Preventing Serious Infections
Health care-associated infections (HAIs) are infections that patients get in health care facilities including hospitals, surgical centers, outpatient settings, and long-term care facilities while they are being treated for something else. These infections are often associated with invasive medical devices like catheters, and procedures such as surgeries, which are part of the patient’s treatment. HAIs are the most common complication of hospital care and are associated with increased days in the hospital and substantial increases in health care costs. Studies have shown that prevention practices can reduce certain HAIs by up to 70% when implemented and the savings, nationally, in medical costs has been estimated at $25 to $31.5 billion.
The important thing to note is that these infections are preventable.
Given the impact of HAIs, a number of states, including Maryland and the federal government now require hospitals and other health care organizations to collect and publicly report HAI data. This website is one way the Maryland Health Care Commission shares this important information with the public. Although much remains to be done, this focus on HAIs has resulted in significant improvement in hospital performance over time.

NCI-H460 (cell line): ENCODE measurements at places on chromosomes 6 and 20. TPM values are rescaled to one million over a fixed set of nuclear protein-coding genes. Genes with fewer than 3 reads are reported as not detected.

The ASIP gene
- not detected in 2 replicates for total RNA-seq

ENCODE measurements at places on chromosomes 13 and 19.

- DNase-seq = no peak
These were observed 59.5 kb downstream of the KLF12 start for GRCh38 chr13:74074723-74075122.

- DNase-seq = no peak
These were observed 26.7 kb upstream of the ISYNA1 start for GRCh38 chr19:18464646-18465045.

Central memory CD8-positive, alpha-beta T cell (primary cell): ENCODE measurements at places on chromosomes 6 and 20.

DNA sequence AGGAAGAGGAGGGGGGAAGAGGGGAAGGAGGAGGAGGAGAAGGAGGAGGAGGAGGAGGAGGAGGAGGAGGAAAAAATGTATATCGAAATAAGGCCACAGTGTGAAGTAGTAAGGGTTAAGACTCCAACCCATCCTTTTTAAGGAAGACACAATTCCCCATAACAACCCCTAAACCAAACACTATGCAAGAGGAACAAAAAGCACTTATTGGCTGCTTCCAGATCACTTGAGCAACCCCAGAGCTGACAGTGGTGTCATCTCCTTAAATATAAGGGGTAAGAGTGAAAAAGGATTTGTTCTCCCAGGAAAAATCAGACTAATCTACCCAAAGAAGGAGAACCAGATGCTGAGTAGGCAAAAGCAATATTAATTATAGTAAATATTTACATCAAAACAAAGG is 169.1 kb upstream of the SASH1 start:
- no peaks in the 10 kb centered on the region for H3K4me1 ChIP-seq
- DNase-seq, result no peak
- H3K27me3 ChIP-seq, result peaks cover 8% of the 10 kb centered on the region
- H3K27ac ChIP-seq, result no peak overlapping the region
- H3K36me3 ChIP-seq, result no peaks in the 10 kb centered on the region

Patients in intensive care units are among the sickest patients in the hospital. These patients were the focus of an initiative that includes federal, state, and provider collaboration to improve the care provided to ICU patients. Over the past eight years, Maryland hospitals have reduced certain bloodstream infections in intensive care units by over 50% (Learn More). Maryland hospitals have also reduced certain surgical site infections by over 30% in the last three years (Learn More).